In the Mississippi squadron, now under the command of Acting Rear-Admiral S. P. Lee, the last months were chiefly occupied in convoy duty and keeping up communication on the Mississippi, in blockading the Red River, and in active operations in conjunction with the army by the fleets on the Tennessee and Cumberland rivers, the former under Lieutenant-Commander Shirk and the latter under Lieutenant-Commander Fitch. Both these officers displayed great energy and resource in an exacting and difficult service, and they were ably seconded by the volunteer officers who commanded the light gun-boats in frequent and hotly contested engagements with the Confederate batteries and troops on the banks.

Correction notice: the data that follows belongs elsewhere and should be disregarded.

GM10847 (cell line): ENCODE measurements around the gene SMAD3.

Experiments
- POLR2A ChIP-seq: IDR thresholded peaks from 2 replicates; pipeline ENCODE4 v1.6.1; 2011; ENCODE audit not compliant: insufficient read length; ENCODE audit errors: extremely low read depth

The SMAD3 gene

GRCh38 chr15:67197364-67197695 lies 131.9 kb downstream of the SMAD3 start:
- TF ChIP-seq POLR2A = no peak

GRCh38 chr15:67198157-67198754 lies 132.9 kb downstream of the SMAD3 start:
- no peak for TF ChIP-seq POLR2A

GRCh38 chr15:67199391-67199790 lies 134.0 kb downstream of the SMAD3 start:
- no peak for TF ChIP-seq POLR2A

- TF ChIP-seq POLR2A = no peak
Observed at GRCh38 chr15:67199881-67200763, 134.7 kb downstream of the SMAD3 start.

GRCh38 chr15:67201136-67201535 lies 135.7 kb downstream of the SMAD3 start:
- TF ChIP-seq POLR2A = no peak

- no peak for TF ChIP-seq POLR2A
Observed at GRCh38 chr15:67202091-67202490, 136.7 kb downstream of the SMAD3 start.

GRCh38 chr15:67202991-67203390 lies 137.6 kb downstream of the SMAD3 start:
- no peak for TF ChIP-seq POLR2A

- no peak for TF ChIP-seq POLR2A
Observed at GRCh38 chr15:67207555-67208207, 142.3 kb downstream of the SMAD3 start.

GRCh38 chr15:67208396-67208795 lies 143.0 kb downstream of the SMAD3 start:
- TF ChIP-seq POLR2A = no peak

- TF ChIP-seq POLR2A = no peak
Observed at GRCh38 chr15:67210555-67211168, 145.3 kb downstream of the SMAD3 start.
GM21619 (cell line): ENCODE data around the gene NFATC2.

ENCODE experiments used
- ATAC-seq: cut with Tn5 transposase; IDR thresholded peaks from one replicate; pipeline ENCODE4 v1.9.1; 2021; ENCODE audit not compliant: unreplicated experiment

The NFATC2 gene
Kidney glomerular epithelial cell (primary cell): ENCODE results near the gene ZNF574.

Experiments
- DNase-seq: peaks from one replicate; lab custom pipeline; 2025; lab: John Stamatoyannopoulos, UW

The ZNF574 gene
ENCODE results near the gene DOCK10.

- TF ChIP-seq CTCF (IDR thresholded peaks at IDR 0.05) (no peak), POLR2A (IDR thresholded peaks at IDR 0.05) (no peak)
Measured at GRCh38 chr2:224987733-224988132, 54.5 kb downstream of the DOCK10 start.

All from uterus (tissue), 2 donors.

The last effort of the Confederate navy on the Western rivers was the brilliant but unsuccessful dash of the ram Webb, under Commander C. W. Read, out of Red River in April with a load of cotton. Read's plan was to run the Mississippi blockade and carry his vessel and cotton to Havana. It was one of the boldest exploits of the war. The Webb made a rush through the fleet at the Red River mouth and escaped without injury. Her approach was telegraphed to New Orleans, but under the disguise of an army transport she nearly passed the vessels lying off the city before they discovered her character, too late to stop her progress. Twenty miles below the city she met the Richmond, and finding farther advance impossible Read ran her ashore and burnt her. On the 3d of June Lieutenant-Commander W. E. Fitzhugh received the surrender of Lieutenant J. H. Carter and the Confederate naval forces under his command in the Red River.